This never happened and since 2008 I have been billed every year for €600 for maintenance fees. I have lost my employment and am struggling like millions due to unscrupulous financiers. To this date I owe them €3000 in back fees and feel I was deceived in every way.

    No golf course has been constructed. I have never used my apartment, never swam in the pool, never rode in the elevator, never use any of the services suggested. And to top it all off Chris Petru has lied to hundreds of UK investors, this was bought to my attention on my trip to Cyprus by Realtors and local investors.
    I am livid at the whole situation. Be warned out there!

  3. @Peter II – I have seen a sample of the raw data used to compile this analysis. The prices are the declared prices – i.e. those entered on the contract of sale or transfer document.

    The best way of looking at the numbers is how much people are willing to pay for property in each of the four classifications.

    The median price for fields in 2011 was €14,000 – and it should therefore come as no surprise that their sales have fallen by 80%.

    Unfortunately, the raw data does not give the sizes of the properties.

    (BTW I changed your name to prevent confusion with the other Peter)

  4. I don’t accept the prices shown, even at medians. They are not a reflection of what is happening. I mean come on, 219k for a house in Larnaca. Maybe you can get such a property, but if this is a median, it would suggest that you could get them at much lower prices (which you can’t) to counter the much more expensive ones. Also, what is a field, how big for the prices shown. try buying a field in Larnaca for 14k, yeah, ok, where are they??

    I take such data with a pinch of salt.

  5. @Peter 8.02am.
    I admire your stoical approach. We still have all this to go through, the scams awaiting us on all sides.

    Two years ago the developer wrote to us and his other buyers. He demanded (retrospectively) IPT for several years, calculated on his understanding of the “law”. Any demands unpaid would be charged at 9%.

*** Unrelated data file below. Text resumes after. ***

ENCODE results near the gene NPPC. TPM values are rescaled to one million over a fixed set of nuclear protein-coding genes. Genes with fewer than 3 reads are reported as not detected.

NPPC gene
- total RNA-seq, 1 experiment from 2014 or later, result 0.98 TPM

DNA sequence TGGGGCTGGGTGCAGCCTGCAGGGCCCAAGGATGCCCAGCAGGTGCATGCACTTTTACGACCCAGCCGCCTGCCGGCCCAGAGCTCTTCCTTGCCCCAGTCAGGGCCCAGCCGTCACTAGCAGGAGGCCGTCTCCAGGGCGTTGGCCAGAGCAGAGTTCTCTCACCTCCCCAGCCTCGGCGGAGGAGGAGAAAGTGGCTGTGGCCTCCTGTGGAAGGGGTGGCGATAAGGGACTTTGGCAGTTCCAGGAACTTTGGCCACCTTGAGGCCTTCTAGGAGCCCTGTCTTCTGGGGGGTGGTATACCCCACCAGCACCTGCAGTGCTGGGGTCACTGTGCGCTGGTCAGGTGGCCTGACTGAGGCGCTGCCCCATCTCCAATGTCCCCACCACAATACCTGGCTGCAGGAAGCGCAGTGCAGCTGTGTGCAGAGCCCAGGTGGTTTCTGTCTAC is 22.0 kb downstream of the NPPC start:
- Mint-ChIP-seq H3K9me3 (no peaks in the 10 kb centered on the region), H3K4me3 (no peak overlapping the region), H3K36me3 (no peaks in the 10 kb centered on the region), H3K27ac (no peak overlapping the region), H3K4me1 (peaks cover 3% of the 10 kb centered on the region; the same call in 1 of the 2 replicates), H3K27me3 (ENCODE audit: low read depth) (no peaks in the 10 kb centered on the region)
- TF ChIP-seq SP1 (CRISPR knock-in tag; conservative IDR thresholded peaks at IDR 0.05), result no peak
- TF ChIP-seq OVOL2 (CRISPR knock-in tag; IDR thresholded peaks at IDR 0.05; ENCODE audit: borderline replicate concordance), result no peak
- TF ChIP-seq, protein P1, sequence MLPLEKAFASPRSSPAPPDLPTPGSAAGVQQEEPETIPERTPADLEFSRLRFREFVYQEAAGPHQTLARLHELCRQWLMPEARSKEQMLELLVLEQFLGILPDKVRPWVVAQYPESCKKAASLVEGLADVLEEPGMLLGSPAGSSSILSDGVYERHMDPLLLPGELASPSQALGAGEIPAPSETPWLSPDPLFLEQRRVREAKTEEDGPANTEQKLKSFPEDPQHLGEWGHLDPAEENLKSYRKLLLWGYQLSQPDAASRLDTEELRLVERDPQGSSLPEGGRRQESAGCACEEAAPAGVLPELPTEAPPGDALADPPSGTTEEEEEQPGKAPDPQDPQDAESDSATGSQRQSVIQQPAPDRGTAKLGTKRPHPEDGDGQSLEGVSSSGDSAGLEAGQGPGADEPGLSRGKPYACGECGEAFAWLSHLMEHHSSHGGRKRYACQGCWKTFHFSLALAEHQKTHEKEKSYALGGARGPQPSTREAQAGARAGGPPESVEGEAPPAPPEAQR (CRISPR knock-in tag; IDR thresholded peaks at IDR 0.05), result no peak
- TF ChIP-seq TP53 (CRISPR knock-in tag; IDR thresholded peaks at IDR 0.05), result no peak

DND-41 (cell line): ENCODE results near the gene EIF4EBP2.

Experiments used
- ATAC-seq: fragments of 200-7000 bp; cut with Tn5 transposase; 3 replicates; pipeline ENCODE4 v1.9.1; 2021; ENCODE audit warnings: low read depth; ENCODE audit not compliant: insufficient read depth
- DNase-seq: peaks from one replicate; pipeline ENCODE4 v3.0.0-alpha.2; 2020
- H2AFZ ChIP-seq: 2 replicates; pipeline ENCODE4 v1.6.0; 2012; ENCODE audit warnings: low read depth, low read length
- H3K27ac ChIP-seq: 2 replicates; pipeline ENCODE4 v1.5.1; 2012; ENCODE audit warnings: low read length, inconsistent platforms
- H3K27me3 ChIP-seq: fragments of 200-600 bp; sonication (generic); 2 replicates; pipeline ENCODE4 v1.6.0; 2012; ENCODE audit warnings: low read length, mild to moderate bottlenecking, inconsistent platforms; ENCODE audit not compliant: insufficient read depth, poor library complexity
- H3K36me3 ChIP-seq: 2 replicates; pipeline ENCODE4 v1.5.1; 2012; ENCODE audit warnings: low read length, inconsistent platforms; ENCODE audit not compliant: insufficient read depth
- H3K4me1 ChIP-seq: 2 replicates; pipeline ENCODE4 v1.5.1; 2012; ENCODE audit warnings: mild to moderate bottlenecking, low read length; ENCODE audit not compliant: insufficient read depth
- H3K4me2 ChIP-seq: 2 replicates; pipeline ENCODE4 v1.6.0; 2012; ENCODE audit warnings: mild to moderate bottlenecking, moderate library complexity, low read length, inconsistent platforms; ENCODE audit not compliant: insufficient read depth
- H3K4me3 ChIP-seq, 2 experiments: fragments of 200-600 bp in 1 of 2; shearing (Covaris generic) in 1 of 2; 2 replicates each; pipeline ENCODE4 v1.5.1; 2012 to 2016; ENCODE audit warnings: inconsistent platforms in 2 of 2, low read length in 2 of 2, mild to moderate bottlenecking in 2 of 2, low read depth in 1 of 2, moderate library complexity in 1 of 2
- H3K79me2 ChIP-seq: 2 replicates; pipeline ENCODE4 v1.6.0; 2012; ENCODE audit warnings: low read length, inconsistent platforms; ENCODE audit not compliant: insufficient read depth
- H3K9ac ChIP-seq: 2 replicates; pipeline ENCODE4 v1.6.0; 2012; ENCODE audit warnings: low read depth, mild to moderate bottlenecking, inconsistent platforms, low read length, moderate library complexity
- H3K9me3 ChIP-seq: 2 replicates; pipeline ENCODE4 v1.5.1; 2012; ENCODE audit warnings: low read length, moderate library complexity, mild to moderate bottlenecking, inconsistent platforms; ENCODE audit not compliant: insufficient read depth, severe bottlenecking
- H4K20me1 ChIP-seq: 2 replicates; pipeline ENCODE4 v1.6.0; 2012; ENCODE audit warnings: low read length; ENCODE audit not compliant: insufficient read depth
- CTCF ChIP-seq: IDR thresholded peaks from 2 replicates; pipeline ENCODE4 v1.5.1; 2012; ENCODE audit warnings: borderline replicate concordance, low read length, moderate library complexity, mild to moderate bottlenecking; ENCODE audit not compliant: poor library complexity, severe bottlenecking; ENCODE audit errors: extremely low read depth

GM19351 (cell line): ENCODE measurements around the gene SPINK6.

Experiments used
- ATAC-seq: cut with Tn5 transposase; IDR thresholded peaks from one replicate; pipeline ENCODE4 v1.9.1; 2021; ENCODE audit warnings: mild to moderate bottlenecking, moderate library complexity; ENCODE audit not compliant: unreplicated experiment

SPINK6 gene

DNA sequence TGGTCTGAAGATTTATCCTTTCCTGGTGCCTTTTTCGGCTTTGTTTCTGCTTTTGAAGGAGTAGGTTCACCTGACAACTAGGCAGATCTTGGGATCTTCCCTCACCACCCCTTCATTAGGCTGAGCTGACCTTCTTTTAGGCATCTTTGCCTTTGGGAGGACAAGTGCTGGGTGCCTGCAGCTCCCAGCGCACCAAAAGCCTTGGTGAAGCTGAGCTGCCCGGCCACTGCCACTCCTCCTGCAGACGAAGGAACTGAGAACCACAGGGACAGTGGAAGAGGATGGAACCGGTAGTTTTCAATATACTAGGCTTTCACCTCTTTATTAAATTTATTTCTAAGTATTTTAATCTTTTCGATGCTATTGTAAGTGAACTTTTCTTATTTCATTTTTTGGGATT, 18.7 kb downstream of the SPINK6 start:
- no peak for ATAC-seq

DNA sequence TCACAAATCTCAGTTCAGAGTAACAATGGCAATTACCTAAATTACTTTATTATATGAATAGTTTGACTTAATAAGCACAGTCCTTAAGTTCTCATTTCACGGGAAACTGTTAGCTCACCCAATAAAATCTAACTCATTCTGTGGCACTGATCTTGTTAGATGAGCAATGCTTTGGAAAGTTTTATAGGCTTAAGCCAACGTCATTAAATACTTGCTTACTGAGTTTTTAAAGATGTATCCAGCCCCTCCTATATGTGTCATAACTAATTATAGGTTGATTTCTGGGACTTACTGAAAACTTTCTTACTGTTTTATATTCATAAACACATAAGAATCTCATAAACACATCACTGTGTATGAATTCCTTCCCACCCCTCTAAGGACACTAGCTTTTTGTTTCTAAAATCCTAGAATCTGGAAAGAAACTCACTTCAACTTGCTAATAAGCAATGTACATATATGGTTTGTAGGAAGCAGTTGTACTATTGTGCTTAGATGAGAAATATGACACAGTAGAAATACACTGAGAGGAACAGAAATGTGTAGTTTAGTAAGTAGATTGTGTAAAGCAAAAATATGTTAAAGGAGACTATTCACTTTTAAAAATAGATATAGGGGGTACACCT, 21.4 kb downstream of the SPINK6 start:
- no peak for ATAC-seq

He also, amusingly, added that it was not to be taken as “an April Fool’s joke”!! (thinly veiled threat- extortion??)

    We declined his suggestion.

    Since when were developers legally allowed to act as tax collectors/administrators? I would have thought that this was the job of the Inland Revenue.

  6. @Peter – you should not have paid the 9% interest. This is a penalty imposed on the developer by the Inland Revenue Department.

    This is developer’s responsibility – it’s his fault, not yours.

  7. @ Nigel,

    Yes got a receipt off the developer, and just have to accept the write-off of the 9% interest p.a.

    I have gone into Paphos Tax Office and got all the forms to claim the money back (Form IR 31), even downloaded the English version off the web. There is also a Greek version with transactions by you on

    My developers said. “I wish you luck in getting your money back as the Government don’t like to give refunds”. So although I’m entitled he doesn’t think I will get anything back.

    Apparently the most you can claim back is 6 years so I will still lose the other 4 years.

  8. @Peter – I very much suspect that you paid the €4,080.62 to the developer who told you that it was for Immovable Property Tax?

    I further suspect that the 9% interest was added to the bill by the developer? (This would be the penalty added by the Inland Revenue Department to the developer’s tax bill for delayed payment).

    Did the developer provide you with statements and receipts to enable you to reclaim any overpaid Immovable Property Tax from the Inland Revenue Department?

    What documentary evidence did the developer provide to you proving that the money he collected from you was paid to the Inland Revenue Department?

  9. The EU should withold any grants until all the outstanding title deed revenue is collected.

  10. LEAF misses the point.

    IPT has doubled from .04 to .08% in 2012. The amount outstanding is money in the bank, but there is profit in the delay. Because it took 10 years to transfer my property into my name I ended up paying €4,080.62 in taxes to the Government, money they would not have got if they had acted in a timely manner. €505 was for 2012 alone, plus 9% interest to my developer. I don’t know anyone else who can earn 9% interest in today’s market.

    And then I still had to pay €11,083.66. If I had got my title deeds in 2002 it would only have been C6,300.

    It’s a win win for the Government. It’s a good investment to keep people waiting.